CONTACT: STEVE PARROTT
5 Old Capitol
Iowa City IA 52242
(319) 335-0552; fax (319) 335-0558
Release: Dec. 6, 2000
Faculty developmental assignments improve teaching,
IOWA CITY, Iowa Scholarly research and creative
activities conducted by faculty on developmental assignments contribute to
improved teaching at the University of Iowa, according to an annual report
to be presented to the Board of Regents, State of Iowa, next week.
The 95 UI faculty members who completed a semester-long
developmental assignment during the 1999-2000 academic year said their efforts
will result in the updating of more than 150 classes.
Those faculty members produced more than 200 scholarly
publications, 150 lectures, presentations, and exhibitions, and completed
more than 60 applications for external funding for their research. They also
earned two patents, created several software programs and websites, and completed
work on other works of art, including paintings and photographs.
"We have to continually upgrade the knowledge of
our workforce, just as private industry does, if we are to maintain and improve
the excellence of the educational experience we offer," said UI Provost
Jon Whitmore. "The faculty development assignment program is a core element
of that effort. Its also important to note that our faculty members
have to compete for these assignments. Not everyone who applies for them gets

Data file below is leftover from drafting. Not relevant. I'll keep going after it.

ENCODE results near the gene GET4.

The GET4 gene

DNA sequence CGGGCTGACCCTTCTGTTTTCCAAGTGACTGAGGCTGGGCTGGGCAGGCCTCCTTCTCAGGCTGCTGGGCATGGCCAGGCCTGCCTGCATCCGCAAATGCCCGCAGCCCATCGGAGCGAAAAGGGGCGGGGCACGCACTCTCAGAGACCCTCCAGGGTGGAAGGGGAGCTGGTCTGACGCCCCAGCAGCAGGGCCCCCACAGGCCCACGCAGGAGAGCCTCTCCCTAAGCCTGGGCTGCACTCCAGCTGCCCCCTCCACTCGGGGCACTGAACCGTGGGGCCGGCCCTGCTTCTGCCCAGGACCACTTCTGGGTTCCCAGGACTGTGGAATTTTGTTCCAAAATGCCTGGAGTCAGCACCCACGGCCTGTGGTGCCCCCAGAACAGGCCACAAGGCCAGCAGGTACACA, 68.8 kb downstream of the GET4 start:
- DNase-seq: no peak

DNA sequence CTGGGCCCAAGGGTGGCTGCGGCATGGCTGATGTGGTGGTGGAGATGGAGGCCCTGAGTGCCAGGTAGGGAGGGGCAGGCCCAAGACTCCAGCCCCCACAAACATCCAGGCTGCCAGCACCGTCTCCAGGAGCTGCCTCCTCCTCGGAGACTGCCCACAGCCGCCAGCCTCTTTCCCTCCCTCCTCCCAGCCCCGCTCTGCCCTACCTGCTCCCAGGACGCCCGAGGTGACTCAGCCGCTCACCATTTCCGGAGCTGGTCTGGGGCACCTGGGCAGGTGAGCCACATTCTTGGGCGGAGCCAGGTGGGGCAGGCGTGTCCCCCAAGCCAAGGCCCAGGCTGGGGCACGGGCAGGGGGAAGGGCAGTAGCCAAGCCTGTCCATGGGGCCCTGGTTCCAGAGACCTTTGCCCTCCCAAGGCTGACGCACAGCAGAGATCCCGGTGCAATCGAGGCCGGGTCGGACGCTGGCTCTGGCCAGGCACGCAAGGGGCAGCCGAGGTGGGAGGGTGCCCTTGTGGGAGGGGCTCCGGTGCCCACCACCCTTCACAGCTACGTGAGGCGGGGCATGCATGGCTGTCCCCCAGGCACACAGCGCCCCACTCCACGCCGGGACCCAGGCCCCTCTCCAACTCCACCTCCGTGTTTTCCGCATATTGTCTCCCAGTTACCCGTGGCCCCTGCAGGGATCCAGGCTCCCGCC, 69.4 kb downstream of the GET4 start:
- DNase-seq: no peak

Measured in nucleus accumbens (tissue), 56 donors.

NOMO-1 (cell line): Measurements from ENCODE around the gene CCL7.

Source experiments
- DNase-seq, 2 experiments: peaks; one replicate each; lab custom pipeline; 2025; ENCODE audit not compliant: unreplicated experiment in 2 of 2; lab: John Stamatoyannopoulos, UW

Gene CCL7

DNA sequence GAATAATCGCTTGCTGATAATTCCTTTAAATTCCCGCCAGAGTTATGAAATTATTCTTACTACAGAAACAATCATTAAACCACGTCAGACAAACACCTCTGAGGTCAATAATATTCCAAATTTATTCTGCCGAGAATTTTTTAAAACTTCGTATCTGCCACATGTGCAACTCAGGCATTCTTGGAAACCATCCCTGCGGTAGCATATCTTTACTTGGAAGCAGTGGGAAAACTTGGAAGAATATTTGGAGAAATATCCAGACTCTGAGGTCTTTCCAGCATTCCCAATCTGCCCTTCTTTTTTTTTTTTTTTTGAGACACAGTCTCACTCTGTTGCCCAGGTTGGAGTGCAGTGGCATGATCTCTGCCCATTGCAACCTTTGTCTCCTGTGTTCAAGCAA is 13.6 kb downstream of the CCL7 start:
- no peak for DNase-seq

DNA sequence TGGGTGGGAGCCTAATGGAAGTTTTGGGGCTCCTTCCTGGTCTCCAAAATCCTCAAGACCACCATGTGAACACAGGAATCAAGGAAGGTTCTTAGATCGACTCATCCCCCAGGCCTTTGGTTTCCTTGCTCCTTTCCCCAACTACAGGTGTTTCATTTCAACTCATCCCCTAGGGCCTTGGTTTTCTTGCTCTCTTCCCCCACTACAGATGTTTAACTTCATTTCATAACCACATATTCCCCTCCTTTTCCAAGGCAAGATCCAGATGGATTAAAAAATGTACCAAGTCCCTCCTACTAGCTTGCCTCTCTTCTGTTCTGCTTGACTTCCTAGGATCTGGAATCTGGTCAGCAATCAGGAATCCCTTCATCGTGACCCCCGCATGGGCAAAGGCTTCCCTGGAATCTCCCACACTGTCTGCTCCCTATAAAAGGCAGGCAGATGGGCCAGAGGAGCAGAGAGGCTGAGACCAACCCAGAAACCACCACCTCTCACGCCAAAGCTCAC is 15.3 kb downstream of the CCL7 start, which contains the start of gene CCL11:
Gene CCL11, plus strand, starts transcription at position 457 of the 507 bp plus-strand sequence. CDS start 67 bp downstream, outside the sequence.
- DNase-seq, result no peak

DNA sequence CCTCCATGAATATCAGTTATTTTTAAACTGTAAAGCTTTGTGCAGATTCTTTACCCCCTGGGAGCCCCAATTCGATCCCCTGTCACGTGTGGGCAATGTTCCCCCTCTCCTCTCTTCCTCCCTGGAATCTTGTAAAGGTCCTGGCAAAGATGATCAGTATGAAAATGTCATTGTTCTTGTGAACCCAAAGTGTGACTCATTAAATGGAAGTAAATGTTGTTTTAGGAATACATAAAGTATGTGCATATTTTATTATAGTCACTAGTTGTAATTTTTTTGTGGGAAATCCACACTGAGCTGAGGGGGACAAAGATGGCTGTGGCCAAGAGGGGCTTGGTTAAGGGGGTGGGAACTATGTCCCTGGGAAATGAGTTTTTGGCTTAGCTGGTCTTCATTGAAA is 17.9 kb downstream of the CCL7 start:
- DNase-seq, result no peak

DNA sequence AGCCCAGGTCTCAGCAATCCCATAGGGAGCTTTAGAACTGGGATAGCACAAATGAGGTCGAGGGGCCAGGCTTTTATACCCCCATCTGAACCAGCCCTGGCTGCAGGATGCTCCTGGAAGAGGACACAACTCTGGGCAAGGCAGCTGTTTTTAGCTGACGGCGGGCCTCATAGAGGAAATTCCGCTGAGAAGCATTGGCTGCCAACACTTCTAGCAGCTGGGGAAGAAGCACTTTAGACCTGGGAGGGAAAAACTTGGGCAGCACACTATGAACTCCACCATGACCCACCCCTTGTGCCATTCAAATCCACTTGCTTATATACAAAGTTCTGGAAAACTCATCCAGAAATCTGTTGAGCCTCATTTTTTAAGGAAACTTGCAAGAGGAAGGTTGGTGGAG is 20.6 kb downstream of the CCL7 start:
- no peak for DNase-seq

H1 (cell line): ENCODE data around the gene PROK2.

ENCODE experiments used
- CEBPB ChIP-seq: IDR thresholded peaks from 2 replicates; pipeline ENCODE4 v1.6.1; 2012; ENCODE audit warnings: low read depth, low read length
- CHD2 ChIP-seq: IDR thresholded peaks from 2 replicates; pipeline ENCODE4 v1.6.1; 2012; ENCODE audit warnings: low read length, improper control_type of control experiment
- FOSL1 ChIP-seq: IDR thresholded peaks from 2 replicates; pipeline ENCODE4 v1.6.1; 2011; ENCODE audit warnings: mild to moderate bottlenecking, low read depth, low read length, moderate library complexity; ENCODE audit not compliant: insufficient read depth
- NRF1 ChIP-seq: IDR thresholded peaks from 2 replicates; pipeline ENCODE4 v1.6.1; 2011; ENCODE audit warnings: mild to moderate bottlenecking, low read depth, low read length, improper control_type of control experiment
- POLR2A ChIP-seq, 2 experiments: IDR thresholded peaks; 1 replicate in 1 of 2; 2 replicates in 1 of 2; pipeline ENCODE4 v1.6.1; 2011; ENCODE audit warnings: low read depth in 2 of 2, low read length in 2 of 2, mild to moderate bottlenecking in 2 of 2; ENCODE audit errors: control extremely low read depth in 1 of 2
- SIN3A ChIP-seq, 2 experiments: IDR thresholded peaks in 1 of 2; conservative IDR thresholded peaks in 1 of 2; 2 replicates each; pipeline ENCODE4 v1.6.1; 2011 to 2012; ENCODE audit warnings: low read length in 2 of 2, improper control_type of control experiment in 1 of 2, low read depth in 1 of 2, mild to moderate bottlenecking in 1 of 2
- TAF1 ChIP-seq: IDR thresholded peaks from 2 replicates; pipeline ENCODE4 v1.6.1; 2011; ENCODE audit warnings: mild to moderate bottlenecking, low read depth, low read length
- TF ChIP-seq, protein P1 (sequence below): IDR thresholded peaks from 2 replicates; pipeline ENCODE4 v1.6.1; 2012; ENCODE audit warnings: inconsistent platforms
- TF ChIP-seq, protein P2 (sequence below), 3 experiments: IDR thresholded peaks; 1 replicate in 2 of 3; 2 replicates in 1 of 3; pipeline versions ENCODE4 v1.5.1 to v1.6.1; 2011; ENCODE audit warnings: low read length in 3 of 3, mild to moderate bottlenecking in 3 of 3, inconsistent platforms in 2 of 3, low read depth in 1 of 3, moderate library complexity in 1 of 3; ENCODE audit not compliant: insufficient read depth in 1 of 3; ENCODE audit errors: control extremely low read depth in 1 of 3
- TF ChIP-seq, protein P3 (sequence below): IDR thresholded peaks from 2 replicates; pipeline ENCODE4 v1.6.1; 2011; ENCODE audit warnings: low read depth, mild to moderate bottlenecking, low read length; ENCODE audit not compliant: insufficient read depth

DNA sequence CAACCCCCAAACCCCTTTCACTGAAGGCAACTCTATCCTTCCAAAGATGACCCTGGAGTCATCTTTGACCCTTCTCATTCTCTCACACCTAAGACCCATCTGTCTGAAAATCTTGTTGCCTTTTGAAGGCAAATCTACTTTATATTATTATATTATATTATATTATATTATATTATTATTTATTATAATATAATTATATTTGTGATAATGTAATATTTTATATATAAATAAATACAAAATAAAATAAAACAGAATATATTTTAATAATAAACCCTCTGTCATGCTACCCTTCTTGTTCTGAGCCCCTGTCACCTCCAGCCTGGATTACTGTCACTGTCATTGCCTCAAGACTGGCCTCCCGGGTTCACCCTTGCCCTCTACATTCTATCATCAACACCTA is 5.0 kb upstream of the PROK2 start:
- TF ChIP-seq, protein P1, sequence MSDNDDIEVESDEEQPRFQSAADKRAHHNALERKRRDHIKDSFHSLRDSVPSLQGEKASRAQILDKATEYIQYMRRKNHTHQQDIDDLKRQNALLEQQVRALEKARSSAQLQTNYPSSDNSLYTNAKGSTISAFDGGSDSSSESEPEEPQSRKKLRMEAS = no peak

Whitmore pointed to three primary benefits of the program:
A positive and immediate impact on teaching. Faculty
who complete developmental assignments use that time to fashion improvements
to the courses they teach or to create new courses. The impact on undergraduate
teaching is especially noteworthy, because most of the faculty members who
took developmental assignments were from the College of Liberal Arts, whose
faculty members teach most of the UIs undergraduate courses.
The developmental assignment program helps the
UI recruit and retain the best faculty. In a 1996 study, 60 percent of faculty
members who participated in the program said it was an important factor in
their decision to join the UI faculty. Likewise, 80 percent said it was an
important factor in their decision to remain at the UI.
Developmental assignments give faculty members
time to complete research projects that attract external funding to the UI,
which in turn provides economic benefits for both the UI and the state. In
each of the past two fiscal years, UI faculty, staff and students have attracted
more than $250 million in external funds.
The UI provost also pointed to the "impressive"
productivity of the faculty on developmental assignment. "The payoff
is almost immediate in books, articles, new courses developed, new techniques
learned that can be taught to students, and in the completion of grant applications
and research projects."
The annual report indicates that the cost of the program
for the 1999-2000 fiscal year was $4.4 million, mostly for the salary and
fringe benefits paid to faculty on developmental assignments. But Whitmore
said that less than one-half of one percent $15,450 was spent
to hire classroom replacements for faculty when departmental colleagues could
not teach courses.